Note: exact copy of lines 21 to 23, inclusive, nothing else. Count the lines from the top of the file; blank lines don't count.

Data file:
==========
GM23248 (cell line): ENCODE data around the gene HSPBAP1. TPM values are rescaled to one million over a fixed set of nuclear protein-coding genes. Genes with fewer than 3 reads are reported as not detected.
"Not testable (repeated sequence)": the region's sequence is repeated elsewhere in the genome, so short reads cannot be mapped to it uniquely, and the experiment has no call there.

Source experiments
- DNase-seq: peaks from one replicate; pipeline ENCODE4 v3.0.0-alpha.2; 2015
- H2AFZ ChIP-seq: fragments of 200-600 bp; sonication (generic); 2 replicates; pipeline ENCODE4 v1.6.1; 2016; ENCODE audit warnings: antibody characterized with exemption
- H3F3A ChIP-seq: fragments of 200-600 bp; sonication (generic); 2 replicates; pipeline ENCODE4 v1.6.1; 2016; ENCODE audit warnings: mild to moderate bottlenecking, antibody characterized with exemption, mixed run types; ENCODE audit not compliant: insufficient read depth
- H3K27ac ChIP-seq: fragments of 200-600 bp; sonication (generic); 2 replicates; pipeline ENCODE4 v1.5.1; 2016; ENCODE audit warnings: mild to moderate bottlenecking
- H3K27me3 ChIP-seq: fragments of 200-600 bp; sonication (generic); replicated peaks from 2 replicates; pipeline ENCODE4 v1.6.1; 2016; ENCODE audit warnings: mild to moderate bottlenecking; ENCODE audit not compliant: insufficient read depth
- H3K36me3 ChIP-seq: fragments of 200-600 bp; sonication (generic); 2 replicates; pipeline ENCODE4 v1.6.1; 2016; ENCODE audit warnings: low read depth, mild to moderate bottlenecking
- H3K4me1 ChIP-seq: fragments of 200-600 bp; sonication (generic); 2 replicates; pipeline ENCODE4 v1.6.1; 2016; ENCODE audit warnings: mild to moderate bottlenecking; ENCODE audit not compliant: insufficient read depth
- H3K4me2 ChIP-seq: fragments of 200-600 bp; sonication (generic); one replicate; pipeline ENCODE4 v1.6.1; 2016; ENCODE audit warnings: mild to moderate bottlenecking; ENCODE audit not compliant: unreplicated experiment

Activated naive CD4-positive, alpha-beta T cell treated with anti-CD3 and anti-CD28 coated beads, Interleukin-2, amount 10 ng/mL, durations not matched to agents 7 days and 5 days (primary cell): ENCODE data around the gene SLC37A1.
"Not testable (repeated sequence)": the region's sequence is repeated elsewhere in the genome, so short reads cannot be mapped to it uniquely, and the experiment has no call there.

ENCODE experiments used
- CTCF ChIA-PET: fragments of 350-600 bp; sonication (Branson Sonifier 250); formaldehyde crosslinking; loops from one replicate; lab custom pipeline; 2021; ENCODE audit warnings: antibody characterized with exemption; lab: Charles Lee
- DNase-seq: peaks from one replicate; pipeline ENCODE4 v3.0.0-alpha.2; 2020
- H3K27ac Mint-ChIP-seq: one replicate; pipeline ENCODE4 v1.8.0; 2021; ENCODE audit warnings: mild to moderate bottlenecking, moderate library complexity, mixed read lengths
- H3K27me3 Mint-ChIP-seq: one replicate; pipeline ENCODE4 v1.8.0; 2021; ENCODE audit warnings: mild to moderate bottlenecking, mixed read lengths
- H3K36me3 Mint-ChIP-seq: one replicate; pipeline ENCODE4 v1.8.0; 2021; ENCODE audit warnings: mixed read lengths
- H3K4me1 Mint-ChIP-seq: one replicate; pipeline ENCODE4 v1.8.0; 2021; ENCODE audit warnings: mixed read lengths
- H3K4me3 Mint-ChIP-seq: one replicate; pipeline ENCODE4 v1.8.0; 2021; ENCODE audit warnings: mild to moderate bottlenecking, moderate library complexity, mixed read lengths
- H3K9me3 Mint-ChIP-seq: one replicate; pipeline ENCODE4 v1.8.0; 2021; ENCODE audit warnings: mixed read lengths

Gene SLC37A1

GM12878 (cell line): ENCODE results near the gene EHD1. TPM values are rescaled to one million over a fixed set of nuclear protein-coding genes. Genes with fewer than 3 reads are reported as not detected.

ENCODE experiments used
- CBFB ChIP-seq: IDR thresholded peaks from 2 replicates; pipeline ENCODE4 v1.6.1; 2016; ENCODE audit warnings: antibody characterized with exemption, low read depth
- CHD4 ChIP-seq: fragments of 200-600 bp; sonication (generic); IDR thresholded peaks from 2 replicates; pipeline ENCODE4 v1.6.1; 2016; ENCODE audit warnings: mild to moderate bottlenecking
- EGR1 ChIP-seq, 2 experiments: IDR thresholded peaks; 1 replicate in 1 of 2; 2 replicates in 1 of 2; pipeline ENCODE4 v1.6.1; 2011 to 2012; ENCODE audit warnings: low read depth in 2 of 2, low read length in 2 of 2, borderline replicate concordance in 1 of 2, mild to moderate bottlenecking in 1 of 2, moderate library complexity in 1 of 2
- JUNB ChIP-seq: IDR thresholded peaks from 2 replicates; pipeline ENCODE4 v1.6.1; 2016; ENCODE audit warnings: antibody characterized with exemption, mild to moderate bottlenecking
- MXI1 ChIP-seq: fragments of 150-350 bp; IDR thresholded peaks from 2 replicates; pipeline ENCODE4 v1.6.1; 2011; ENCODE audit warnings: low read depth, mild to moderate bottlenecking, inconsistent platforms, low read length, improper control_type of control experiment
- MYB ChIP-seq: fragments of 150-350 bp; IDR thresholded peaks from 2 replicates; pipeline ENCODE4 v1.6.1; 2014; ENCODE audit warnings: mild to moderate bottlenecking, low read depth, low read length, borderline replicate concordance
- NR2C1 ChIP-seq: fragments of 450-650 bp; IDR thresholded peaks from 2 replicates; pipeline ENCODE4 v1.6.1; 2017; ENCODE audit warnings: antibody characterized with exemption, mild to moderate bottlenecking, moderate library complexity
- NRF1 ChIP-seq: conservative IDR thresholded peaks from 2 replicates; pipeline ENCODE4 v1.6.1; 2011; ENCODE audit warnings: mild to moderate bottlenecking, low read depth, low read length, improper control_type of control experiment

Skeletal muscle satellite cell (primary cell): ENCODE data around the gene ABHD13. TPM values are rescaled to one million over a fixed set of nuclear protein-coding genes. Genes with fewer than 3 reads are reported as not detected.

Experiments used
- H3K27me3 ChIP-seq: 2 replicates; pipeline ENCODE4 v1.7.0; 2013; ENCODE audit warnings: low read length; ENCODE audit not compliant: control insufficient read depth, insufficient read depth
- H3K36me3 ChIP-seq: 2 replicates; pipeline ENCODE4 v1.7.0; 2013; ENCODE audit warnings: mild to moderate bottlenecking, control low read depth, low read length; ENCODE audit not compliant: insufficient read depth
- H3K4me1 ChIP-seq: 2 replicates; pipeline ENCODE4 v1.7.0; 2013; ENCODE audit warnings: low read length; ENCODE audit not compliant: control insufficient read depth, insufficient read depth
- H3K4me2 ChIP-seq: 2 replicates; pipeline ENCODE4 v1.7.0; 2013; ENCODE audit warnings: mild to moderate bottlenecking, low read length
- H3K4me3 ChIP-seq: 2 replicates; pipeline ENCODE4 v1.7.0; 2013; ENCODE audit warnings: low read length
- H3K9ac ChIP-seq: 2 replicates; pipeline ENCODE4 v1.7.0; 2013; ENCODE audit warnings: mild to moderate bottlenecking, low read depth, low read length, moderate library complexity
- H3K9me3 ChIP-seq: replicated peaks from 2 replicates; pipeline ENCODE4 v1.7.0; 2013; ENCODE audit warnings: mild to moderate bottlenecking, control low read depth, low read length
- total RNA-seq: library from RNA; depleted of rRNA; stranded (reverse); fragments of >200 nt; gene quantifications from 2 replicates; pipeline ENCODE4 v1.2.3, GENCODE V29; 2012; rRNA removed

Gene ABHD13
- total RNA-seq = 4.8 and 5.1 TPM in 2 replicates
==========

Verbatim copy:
- H3K4me3 Mint-ChIP-seq: one replicate; pipeline ENCODE4 v1.8.0; 2021; ENCODE audit warnings: mild to moderate bottlenecking, moderate library complexity, mixed read lengths
- H3K9me3 Mint-ChIP-seq: one replicate; pipeline ENCODE4 v1.8.0; 2021; ENCODE audit warnings: mixed read lengths

Gene SLC37A1